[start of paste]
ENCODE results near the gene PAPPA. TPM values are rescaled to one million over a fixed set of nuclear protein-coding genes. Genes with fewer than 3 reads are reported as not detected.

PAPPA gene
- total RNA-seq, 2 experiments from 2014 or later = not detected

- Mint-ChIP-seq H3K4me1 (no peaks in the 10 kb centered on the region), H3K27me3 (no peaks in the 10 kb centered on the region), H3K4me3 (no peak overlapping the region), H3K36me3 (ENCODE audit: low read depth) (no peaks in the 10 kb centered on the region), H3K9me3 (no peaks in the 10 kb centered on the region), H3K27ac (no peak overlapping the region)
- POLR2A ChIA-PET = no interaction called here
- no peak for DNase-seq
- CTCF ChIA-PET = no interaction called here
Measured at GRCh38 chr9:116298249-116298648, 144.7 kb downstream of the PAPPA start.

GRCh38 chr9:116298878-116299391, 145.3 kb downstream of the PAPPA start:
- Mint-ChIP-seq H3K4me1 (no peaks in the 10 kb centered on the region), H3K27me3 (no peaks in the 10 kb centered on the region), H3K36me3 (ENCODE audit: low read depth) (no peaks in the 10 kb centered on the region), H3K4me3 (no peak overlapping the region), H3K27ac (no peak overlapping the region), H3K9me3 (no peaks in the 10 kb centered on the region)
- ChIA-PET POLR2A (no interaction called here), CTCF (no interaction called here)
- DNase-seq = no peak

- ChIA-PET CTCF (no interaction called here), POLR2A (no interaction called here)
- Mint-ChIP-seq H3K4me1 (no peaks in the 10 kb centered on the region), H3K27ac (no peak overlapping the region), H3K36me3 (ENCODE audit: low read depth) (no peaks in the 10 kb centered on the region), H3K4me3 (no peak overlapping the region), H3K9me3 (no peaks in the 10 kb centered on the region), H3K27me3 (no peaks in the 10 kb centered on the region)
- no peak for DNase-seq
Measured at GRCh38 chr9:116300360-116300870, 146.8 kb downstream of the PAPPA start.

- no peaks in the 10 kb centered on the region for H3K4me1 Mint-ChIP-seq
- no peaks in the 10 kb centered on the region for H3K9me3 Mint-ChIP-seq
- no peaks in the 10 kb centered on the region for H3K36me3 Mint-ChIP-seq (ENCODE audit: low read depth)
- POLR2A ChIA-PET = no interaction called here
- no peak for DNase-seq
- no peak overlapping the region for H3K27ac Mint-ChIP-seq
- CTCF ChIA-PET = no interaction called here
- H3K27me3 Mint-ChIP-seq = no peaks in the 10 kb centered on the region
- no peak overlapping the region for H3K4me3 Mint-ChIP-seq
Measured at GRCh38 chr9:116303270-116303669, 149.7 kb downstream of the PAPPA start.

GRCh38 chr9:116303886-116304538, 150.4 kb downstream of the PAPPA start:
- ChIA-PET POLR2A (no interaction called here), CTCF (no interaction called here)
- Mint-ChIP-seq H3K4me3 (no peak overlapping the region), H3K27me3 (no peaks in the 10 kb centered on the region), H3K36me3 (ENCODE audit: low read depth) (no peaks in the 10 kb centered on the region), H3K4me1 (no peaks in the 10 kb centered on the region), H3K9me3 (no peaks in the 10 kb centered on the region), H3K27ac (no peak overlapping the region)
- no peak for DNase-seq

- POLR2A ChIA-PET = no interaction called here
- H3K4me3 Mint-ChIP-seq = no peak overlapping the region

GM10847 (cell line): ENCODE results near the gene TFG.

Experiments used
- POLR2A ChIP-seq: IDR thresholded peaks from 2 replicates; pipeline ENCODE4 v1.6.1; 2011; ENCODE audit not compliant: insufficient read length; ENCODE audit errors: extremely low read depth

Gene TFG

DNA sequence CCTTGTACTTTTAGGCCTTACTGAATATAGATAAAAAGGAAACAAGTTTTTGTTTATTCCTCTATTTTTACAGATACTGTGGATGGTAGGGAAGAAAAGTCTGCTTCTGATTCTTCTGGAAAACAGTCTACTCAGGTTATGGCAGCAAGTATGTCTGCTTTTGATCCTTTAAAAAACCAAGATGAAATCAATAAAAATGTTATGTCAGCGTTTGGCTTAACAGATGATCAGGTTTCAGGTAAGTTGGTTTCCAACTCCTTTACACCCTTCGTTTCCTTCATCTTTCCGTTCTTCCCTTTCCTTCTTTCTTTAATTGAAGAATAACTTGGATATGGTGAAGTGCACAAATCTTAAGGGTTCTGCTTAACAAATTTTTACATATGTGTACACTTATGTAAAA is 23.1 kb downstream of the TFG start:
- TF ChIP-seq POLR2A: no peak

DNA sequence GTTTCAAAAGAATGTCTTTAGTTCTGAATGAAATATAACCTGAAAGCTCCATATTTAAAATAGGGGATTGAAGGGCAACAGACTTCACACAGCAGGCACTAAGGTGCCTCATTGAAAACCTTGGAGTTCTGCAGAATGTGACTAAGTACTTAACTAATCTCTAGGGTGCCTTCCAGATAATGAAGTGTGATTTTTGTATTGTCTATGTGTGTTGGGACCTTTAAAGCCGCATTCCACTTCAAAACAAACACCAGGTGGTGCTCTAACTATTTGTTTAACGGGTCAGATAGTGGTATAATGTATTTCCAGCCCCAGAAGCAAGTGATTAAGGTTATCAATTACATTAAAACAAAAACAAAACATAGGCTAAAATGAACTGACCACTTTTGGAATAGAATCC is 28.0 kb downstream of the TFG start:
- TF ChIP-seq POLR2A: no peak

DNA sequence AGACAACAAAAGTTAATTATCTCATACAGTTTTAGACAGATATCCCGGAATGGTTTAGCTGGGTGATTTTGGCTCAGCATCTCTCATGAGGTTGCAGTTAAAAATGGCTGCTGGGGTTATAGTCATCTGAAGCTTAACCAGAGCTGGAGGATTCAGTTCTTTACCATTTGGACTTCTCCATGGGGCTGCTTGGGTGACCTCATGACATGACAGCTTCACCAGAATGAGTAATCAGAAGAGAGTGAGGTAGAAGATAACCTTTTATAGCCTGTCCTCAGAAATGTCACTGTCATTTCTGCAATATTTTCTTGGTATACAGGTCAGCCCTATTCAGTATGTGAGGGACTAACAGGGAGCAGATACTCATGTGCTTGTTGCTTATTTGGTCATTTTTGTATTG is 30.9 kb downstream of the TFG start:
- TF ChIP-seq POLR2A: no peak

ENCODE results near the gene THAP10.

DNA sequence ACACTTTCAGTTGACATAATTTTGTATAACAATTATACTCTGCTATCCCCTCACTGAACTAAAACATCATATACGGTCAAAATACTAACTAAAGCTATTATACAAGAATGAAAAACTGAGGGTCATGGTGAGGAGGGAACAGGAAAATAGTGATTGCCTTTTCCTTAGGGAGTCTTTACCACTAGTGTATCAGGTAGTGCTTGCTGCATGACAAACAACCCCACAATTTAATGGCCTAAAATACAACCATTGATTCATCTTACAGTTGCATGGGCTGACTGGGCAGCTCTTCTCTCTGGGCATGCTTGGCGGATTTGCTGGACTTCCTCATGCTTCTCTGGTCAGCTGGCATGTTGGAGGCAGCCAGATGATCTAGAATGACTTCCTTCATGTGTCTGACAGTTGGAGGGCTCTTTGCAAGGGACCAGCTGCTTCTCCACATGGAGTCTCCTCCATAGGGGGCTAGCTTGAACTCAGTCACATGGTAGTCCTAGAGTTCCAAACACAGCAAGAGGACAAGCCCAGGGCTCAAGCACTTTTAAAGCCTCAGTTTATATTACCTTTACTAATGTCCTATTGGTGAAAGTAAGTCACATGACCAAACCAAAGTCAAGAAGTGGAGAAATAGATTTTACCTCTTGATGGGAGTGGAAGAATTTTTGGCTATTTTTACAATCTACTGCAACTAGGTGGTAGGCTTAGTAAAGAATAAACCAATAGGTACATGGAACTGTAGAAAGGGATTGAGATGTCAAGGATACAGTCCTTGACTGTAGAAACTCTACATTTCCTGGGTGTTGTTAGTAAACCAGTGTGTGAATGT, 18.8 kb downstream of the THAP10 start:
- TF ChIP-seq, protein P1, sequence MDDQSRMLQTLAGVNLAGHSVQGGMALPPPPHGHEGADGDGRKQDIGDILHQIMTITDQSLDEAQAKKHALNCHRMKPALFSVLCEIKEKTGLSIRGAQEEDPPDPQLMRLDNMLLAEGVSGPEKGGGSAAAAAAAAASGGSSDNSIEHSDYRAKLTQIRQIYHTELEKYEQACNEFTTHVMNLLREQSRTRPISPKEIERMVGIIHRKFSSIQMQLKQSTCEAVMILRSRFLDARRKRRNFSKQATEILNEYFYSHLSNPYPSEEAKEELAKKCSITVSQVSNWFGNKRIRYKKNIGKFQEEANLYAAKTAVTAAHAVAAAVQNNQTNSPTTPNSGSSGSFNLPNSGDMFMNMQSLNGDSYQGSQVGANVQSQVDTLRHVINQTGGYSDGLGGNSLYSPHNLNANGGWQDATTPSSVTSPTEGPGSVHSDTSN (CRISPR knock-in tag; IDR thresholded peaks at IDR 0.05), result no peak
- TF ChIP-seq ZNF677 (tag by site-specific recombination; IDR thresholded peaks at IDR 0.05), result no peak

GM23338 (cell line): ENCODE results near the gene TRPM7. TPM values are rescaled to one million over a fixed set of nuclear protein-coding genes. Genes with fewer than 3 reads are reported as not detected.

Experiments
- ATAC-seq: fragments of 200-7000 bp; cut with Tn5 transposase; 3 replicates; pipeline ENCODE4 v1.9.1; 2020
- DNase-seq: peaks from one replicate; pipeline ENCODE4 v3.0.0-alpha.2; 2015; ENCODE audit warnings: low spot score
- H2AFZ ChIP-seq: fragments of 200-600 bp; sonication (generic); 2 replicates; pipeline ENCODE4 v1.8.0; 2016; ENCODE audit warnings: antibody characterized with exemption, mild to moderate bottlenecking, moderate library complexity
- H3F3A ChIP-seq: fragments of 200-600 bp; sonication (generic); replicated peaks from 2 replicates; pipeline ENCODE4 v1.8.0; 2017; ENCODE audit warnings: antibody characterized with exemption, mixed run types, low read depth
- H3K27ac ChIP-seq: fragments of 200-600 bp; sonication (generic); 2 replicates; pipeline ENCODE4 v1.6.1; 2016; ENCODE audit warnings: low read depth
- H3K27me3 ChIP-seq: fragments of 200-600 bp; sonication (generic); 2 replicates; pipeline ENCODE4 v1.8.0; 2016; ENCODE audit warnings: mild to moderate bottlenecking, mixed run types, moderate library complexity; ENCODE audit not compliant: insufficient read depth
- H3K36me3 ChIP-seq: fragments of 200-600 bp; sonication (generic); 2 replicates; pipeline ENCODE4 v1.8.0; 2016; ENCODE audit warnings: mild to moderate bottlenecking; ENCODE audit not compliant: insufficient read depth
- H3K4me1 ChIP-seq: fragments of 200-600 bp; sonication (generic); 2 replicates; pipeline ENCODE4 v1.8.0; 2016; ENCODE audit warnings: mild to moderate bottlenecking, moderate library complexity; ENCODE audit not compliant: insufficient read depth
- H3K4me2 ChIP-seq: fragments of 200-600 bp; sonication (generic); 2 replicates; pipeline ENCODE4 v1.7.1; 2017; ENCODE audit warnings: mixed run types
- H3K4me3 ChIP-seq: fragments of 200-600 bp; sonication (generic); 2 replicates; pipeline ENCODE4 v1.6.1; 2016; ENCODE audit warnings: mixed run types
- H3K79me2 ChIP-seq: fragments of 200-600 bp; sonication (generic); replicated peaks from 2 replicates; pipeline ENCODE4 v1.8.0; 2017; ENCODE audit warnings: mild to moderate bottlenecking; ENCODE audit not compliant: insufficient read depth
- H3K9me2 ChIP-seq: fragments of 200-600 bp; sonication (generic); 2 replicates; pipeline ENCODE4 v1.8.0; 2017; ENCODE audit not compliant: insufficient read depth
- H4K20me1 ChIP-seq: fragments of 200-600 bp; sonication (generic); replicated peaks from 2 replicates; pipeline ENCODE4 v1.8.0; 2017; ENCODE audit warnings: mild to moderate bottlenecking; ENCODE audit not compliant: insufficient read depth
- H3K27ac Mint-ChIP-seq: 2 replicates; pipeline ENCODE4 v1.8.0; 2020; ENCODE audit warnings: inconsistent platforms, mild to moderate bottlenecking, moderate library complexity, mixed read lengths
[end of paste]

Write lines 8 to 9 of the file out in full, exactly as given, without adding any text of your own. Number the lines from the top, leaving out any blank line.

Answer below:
Measured at GRCh38 chr9:116298249-116298648, 144.7 kb downstream of the PAPPA start.

GRCh38 chr9:116298878-116299391, 145.3 kb downstream of the PAPPA start: